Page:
Even though kneaded doughs have been part of Italy’s food heritage for a number of centuries, it was only after the Second World War that the word ‘pasta’ was used to refer to all the forms of foods that now fall under that banner. It’s said that there are 310 specific types of pasta, known by some 1,300 different names that vary from Italian village to village and even street to street. The name often gives a clue to the pasta’s shape; think of Cappellini D'Angelo (angel’s hair), or orecchiette (little ears).
We didn’t have such variety in our youth – that was back in the Pre-Pesto Era – though we do remember those very long, blue packets of spaghetti in our mothers’ kitchens. We ate spag bol at home, but that was it. These days, pasta is a staple. Of course, pasta dishes can be very complex, or come with a sauce that has taken hours to make. But, mostly, dried pasta is the sustaining, comforting and quick meal when our brains can’t think about anything more taxing, or if you’re just cooking for yourself.
If you buy dried pasta and a tub of sauce, you can even kid yourself you are doing ‘proper cooking’… Have a quick rummage in the fridge and find something to add to your bought sauce: spinach? Goat’s cheese? Purple-sprouting broccoli? Dinner, without the need to peel anything.
Our favourite pasta and a firm favourite with our customers is Mancini Pastificio Agricolo. They take great care throughout the whole production process, from sowing the first seeds through to pasta packing. It’s a long journey but, in our opinion, no one does it better.
FROM THE FIELDS
Making this delicious pasta starts with the seed selection. Based in the eastern Italian region of Le Marche, a beautiful area sitting between the Apennine Mountains and the Adriatic Sea, the Mancini company only select varieties of durum wheat that will suit their fields and will flourish throughout production. Once seeds are selected, the study of fields begins to ensure the most suitable agricultural methods. The durum wheat is grown in rotation with pulses and industrial crops, such as sunflower and rapeseed, to improve the fertility of the soil each year.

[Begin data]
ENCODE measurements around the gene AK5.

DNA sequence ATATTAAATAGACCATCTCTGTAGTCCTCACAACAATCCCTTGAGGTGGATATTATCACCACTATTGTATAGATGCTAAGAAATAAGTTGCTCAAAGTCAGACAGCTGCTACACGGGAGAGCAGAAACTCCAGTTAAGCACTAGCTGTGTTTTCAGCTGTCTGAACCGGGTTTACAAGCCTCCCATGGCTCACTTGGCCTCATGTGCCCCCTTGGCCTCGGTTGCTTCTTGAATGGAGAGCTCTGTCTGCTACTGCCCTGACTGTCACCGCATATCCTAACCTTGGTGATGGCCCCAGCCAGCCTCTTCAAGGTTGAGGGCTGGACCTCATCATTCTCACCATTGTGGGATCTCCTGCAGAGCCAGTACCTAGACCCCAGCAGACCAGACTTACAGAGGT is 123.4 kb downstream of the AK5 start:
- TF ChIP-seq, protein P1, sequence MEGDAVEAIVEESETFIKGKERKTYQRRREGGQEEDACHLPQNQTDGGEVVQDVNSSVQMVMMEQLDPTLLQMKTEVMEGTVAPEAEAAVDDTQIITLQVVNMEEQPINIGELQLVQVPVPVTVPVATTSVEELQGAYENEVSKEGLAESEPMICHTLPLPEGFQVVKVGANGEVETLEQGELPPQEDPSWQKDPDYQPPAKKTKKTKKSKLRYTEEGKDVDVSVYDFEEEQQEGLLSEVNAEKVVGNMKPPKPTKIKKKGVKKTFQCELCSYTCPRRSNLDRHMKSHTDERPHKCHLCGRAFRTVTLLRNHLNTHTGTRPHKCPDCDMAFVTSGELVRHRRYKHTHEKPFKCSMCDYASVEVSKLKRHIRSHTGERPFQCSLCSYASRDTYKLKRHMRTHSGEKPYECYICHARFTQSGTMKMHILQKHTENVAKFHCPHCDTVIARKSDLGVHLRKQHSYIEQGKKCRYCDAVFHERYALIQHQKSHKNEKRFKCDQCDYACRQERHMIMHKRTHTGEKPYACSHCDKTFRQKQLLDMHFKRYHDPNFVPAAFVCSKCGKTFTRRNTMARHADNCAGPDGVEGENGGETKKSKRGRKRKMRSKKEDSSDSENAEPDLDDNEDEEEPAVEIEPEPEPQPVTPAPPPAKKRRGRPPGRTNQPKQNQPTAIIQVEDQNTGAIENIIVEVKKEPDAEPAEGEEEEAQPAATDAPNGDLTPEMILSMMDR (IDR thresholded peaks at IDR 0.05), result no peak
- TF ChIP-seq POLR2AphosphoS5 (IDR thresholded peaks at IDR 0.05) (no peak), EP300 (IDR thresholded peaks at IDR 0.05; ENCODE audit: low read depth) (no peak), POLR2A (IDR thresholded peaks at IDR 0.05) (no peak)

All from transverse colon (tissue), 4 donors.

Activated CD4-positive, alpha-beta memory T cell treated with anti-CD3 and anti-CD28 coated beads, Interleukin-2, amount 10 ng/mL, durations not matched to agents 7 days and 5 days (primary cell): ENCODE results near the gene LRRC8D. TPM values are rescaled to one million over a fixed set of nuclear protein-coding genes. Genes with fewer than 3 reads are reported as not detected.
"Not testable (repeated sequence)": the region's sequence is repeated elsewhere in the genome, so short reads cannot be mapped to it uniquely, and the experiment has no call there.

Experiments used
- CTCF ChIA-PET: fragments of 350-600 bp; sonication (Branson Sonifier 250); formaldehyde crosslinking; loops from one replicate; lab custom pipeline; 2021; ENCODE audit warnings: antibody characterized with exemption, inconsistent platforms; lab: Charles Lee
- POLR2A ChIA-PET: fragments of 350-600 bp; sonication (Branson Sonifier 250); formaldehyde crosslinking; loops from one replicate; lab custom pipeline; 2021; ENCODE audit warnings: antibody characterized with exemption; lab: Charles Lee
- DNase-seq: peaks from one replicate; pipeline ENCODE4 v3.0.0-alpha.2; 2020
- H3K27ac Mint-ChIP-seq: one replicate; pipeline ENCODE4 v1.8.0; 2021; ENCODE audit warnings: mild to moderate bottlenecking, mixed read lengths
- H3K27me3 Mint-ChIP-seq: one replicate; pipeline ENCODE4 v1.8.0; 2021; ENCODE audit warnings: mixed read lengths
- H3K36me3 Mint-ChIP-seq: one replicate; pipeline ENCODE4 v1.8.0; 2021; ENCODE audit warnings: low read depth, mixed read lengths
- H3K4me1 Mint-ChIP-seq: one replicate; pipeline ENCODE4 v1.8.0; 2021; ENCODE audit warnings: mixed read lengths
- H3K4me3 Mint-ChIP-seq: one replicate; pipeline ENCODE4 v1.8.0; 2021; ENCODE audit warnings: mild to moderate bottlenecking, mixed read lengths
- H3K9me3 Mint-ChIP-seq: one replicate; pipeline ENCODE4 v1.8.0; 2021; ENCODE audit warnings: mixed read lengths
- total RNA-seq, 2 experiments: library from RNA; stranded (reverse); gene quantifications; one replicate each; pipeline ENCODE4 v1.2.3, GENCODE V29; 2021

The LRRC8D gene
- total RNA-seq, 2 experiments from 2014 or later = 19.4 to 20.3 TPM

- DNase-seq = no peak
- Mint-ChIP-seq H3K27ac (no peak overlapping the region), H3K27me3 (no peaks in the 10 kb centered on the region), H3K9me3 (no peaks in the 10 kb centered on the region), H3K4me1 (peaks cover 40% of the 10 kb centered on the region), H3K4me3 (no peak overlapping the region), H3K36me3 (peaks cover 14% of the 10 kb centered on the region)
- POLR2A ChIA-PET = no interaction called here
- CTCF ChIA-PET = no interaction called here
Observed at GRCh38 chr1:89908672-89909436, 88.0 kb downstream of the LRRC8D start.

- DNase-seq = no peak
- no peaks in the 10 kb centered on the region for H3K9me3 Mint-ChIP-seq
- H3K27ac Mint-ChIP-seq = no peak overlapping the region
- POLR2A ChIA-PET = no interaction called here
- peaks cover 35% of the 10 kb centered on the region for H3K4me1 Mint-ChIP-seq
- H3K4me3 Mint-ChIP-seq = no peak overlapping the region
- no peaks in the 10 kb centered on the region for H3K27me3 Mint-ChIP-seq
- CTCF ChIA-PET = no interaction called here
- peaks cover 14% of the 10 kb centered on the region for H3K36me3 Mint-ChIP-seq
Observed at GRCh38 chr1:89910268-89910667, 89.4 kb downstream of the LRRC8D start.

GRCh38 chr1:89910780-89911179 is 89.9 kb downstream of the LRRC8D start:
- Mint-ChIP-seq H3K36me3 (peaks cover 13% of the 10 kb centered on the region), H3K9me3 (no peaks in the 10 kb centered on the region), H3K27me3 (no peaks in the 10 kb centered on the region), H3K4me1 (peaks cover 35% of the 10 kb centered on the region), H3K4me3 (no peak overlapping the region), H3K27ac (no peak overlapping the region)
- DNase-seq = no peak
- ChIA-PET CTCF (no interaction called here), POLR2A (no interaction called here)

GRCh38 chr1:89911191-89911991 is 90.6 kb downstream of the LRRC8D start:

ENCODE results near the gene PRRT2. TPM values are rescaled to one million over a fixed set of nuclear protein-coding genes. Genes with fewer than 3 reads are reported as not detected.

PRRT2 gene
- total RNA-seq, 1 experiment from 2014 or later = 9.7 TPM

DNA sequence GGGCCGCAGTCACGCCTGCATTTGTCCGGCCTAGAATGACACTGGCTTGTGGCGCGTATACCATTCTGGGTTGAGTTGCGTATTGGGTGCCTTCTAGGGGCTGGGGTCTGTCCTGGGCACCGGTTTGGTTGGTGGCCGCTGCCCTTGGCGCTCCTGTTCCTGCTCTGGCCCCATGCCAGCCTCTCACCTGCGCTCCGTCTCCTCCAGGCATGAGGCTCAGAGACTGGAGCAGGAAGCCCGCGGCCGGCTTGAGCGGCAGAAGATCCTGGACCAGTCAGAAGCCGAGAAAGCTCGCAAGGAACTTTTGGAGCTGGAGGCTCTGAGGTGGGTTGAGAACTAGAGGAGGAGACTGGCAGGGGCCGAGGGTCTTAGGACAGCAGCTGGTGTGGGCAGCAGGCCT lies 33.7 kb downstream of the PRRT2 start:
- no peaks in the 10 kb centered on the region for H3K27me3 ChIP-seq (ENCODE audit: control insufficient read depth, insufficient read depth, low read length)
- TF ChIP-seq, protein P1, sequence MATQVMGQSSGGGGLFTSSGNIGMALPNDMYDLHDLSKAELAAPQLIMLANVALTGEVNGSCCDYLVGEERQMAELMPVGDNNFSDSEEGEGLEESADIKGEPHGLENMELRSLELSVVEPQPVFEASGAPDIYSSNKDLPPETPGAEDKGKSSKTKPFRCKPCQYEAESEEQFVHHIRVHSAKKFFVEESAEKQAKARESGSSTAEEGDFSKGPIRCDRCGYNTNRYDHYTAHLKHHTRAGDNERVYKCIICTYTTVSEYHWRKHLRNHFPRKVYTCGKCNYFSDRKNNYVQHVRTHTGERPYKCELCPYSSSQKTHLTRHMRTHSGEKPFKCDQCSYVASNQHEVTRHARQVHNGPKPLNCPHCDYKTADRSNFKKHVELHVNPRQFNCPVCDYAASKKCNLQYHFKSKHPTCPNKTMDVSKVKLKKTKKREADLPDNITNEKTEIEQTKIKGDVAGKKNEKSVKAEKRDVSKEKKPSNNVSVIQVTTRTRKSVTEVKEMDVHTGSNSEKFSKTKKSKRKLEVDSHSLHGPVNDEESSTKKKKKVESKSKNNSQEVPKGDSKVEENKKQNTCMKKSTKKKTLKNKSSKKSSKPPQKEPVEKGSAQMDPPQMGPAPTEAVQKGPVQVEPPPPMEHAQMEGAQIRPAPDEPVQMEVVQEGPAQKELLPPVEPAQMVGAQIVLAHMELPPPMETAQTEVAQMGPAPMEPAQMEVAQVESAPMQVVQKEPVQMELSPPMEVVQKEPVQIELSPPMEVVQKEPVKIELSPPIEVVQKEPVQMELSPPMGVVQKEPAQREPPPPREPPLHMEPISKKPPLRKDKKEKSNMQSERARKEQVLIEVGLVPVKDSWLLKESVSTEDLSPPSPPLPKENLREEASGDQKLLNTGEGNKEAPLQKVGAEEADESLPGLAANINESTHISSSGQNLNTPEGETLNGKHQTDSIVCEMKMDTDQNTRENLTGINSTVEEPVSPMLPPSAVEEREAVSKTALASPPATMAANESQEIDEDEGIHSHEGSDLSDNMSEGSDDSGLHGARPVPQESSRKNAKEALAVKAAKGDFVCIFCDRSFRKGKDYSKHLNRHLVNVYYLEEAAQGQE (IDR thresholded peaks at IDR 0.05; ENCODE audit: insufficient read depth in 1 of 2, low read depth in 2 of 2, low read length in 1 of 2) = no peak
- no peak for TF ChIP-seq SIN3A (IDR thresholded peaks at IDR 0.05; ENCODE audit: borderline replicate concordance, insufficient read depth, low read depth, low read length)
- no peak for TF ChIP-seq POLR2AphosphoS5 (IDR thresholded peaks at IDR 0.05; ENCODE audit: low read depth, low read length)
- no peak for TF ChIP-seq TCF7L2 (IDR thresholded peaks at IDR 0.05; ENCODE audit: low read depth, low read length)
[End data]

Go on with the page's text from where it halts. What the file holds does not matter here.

Mancini’s durum wheat seeds are always sown at the beginning of November. This is so that the wheat is given the most time possible to mature. Harvesting always takes place at the end of July, once the wheat has reached the optimal moisture content which is critical for preservation and storage. After being cleaned and stored, different varieties of durum wheat are then blended to create the quality characteristics of this unique pasta.
The Mancini pasta company always strive to protect the precious environment the pasta is grown in. They practice eco-friendly and sustainable agricultural management to create wheat of the highest nutritious quality with minimum environmental impact. This is one of the many reasons why we are so happy to be one of the stock such a wonderful product at Melrose and Morgan.
THE PASTA MAKING PROCESS
Now that the grain is ready the pasta making can begin! The grains of wheat are milled throughout the year to become semolina. Ensuring the semolina is always fresh and the correct particles size is essential to ensure the perfect pasta. Each pasta shape is created using a bronze circular die. Using bronze increases the roughness of the pasta’s surface which means your favourite sauce coats the pasta perfectly.